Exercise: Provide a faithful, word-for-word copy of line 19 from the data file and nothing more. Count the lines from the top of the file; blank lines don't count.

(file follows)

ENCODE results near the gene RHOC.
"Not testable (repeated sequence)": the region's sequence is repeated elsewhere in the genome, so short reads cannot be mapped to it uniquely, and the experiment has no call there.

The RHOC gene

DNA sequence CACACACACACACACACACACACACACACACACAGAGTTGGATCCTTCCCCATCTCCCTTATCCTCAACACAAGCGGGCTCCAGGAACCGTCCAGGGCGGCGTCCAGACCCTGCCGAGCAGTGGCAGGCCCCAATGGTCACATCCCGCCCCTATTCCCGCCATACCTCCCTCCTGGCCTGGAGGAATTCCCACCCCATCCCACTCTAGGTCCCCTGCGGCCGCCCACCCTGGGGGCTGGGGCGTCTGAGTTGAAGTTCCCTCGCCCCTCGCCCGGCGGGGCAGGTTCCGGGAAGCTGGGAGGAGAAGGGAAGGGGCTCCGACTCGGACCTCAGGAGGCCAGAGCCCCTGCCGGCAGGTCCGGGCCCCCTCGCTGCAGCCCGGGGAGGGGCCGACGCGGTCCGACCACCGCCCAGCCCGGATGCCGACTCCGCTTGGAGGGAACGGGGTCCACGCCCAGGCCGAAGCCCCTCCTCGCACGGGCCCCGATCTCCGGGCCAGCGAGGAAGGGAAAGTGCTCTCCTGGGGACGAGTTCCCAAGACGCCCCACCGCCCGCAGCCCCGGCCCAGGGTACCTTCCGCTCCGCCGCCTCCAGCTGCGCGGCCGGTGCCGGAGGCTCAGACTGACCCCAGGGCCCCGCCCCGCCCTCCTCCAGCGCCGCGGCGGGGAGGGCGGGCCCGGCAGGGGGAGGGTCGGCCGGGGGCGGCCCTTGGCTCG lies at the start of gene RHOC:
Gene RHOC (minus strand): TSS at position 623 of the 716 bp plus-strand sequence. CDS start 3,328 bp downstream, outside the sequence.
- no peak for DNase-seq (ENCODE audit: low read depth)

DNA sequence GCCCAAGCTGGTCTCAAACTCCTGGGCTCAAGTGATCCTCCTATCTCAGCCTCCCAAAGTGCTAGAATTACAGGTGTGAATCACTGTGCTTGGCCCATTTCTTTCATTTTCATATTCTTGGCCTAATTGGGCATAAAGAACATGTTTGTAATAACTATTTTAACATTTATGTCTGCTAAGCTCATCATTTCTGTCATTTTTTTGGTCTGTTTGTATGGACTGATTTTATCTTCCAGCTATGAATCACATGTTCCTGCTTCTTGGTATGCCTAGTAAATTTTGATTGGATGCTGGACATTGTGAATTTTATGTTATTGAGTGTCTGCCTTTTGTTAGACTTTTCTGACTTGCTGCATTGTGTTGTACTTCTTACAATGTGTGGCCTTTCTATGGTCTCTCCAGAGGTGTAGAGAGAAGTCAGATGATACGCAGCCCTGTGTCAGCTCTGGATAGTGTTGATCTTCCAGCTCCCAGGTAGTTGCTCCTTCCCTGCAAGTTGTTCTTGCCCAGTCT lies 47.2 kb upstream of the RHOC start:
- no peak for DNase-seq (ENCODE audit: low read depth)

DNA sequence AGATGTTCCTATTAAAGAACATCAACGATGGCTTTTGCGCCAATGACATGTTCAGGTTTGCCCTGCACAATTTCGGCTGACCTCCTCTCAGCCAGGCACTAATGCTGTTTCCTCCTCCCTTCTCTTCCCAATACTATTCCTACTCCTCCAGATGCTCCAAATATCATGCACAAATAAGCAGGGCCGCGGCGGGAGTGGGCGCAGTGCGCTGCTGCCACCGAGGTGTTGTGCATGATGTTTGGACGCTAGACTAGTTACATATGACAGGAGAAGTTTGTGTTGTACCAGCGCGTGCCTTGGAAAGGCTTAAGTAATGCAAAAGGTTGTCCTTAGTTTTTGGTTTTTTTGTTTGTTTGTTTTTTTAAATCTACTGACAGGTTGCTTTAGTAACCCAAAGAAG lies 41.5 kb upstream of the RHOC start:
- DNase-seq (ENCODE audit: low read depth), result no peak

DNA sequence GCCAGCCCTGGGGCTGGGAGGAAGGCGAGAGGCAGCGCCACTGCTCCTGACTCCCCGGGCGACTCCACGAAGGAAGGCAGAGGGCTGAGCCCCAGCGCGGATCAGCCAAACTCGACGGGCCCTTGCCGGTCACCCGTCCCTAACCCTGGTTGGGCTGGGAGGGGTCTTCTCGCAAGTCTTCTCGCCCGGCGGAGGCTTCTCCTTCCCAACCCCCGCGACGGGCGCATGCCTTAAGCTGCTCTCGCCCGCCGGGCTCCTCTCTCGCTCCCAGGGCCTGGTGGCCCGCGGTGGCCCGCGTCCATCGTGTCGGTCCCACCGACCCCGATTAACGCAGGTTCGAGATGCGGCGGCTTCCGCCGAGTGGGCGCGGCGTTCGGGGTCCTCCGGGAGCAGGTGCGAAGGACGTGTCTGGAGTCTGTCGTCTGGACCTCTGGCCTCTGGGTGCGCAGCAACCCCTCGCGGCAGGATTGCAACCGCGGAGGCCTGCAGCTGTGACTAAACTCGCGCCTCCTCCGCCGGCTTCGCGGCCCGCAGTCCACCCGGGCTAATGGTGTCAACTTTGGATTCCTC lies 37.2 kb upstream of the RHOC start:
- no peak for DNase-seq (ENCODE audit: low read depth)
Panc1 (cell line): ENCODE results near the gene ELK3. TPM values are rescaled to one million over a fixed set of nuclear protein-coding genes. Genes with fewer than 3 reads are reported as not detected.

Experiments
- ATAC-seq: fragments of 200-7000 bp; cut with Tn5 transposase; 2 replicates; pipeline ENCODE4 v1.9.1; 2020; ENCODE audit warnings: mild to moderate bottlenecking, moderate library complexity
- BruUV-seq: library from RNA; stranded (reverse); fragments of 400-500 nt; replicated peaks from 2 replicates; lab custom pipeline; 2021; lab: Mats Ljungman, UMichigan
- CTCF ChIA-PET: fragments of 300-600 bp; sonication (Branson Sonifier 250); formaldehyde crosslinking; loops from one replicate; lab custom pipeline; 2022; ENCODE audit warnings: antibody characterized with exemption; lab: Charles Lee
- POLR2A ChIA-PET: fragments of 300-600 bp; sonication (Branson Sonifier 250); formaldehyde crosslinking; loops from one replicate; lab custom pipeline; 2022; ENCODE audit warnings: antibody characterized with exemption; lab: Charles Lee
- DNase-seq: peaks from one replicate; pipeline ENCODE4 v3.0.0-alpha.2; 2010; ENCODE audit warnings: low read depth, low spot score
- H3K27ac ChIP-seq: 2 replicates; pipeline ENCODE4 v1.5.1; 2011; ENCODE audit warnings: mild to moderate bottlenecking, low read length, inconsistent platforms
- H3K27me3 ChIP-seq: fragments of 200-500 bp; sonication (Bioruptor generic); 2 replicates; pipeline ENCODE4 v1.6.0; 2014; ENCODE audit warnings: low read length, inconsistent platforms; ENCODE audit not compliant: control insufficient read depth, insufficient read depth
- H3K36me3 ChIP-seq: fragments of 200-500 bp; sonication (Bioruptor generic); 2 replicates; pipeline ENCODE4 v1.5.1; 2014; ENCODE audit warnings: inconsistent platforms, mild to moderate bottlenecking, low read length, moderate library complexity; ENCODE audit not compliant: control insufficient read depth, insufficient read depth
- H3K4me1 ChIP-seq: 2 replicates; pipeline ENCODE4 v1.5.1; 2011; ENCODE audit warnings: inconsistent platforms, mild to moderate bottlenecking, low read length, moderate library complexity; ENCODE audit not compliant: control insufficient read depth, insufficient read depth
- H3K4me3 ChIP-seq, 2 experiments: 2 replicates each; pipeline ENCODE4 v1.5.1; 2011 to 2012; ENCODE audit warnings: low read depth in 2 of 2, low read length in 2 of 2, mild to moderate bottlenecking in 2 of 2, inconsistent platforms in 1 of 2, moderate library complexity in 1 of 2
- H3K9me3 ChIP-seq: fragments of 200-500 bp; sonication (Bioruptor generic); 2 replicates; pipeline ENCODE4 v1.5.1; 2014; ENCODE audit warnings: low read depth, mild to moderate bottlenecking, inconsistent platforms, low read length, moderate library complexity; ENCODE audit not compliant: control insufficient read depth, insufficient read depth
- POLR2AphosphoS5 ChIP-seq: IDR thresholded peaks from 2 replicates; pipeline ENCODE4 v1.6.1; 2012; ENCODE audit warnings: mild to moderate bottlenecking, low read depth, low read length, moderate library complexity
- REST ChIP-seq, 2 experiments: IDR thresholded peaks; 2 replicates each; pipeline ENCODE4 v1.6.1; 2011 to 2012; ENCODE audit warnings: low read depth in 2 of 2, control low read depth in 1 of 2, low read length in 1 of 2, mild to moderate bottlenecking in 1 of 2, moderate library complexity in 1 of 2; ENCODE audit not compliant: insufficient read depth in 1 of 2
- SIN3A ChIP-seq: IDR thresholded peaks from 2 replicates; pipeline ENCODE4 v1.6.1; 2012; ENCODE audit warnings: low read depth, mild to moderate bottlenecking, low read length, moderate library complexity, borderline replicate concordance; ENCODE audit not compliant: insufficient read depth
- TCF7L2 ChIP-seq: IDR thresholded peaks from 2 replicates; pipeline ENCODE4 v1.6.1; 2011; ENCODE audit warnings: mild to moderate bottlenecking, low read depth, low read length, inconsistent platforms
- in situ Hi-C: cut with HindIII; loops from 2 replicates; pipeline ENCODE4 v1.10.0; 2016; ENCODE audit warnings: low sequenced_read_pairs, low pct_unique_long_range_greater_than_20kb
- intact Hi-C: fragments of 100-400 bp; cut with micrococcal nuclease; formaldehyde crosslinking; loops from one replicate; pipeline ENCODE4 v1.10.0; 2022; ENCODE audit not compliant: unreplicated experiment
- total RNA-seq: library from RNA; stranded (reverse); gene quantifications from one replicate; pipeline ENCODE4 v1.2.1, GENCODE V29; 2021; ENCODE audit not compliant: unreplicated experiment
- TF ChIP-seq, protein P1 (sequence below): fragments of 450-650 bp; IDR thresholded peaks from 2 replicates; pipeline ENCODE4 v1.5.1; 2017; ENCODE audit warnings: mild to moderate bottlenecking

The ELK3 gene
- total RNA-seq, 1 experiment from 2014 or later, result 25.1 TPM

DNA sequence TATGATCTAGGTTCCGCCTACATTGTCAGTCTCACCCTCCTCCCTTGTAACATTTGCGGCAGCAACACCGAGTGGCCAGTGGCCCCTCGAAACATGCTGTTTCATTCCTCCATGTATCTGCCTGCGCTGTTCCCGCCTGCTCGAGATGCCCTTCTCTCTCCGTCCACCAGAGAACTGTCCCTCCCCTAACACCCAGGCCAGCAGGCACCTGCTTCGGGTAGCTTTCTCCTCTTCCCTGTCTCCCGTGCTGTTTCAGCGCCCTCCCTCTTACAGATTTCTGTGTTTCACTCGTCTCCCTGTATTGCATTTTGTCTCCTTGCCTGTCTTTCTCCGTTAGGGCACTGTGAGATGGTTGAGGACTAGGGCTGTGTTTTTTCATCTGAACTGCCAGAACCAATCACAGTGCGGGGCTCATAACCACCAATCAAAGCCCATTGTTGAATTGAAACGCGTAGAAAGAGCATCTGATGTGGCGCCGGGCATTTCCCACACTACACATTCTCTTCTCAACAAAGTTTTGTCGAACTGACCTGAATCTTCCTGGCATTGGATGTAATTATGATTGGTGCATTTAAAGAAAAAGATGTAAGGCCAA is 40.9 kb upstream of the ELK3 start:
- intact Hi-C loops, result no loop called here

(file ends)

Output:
- DNase-seq: peaks from one replicate; pipeline ENCODE4 v3.0.0-alpha.2; 2010; ENCODE audit warnings: low read depth, low spot score